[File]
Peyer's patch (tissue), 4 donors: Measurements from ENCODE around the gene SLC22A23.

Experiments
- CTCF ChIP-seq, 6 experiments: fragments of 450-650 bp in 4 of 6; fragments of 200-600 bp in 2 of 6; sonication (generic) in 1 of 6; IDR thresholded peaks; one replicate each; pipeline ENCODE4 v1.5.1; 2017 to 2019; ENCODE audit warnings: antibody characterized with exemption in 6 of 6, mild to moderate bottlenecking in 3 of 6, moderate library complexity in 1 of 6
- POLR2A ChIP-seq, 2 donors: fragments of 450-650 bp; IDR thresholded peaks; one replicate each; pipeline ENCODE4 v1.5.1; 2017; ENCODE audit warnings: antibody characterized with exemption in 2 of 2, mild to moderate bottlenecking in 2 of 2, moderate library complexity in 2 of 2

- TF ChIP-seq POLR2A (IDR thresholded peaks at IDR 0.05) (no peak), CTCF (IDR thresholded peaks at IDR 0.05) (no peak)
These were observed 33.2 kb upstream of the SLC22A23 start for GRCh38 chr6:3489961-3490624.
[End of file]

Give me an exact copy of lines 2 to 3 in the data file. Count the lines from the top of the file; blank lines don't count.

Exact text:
Experiments
- CTCF ChIP-seq, 6 experiments: fragments of 450-650 bp in 4 of 6; fragments of 200-600 bp in 2 of 6; sonication (generic) in 1 of 6; IDR thresholded peaks; one replicate each; pipeline ENCODE4 v1.5.1; 2017 to 2019; ENCODE audit warnings: antibody characterized with exemption in 6 of 6, mild to moderate bottlenecking in 3 of 6, moderate library complexity in 1 of 6